In about 155 A.D. Roman surveyors re-aligned a section of 82 kilometres of frontier defenses in southern Germany. The southernmost 29 kilometres ran over several heavily wooded ridges, yet none of the forts (a Roman mile apart, with turrets in between) is off the direct line between start and finish by more than 1.9 metres. That is a deviation of less than five minutes of arc (five sixtieth of a degree). The accuracy which Roman surveyors achieved was phenomenal. It was only bettered with the invention of surveying instruments with magnifying optics (such as the theodolite) in the 17th century. Yet, as far as is known, Roman surveyors did not even have an instrument for observing and copying angles directly (such as a protractor). However, by about the year 500 or so, nobody could even build in stone, let alone lay out aqueducts or build in concrete. Concrete only came back into use in the late 18th century.

25 Sep 2019

Apple: New Really Expensive Stuff

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New Apple Mac Pro and the 6K Pro Display XDR display.

Stephen Green approves of Apple’s new stratospherically-priced Pro computing equipment (even if he can’t afford that $999 stand).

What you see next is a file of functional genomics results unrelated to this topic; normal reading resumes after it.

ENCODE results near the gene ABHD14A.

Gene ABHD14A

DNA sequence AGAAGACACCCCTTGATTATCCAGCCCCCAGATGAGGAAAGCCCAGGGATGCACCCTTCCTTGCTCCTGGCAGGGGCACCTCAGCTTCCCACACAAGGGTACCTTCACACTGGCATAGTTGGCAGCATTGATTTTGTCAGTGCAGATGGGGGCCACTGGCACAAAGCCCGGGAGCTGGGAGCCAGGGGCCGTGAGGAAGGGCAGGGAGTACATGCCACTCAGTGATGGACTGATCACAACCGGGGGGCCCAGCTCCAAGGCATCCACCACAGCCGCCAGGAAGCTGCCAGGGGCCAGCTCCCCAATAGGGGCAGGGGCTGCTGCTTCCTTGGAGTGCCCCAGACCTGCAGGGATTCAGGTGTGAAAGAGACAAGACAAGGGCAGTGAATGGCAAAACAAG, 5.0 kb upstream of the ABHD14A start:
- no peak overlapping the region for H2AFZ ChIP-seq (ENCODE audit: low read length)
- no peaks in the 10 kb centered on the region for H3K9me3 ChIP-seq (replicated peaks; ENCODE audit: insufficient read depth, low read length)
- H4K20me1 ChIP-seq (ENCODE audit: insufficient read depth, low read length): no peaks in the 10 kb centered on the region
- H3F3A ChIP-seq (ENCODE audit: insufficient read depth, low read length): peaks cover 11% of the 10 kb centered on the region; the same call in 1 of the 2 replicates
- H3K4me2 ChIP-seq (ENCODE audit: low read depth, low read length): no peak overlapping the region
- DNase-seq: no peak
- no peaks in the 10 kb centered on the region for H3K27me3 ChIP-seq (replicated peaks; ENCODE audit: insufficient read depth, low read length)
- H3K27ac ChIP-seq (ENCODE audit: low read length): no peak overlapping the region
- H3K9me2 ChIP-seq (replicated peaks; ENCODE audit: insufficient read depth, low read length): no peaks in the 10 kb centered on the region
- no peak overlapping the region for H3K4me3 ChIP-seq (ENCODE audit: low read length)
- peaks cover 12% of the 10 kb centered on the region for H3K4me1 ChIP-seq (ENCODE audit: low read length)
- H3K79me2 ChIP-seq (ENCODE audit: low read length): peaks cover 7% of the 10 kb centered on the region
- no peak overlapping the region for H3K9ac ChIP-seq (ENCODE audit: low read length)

At Apple’s annual World Wide Developer Conference (WWDC) earlier this week, the company announced its forthcoming modular Mac Pro, and its impressive accessory, the Pro Display XDR reference-class monitor. I watched the big keynote on Monday, and if the crowd winced when the Mac Pro’s starting price of $5,999 was revealed, you couldn’t tell. The auditorium full of developers maybe shifted in their seats a bit when they were told that the Pro Display would cost $4,999, but in the end they understood that a monitor with its specs is a game-changer for pros, because it goes toe-to-toe with the $40,000 (that’s right: forty-thousand dollars) displays Hollywood studios rely on.

But there were unhappy gasps when they heard that the XDR’s optional stand — and it is admittedly an impressive bit of engineering — would retail for $999. Sitting here at home, even I gasped a bit. The whole thing was just so much that it got Engadget’s Devindra Hardawar to opine that a “$999 monitor stand is everything wrong with Apple today.”

Au contraire, a $999 monitor stand is everything right with Apple today. And no, I’m not being facetious, or day-drinking any more than I usually might.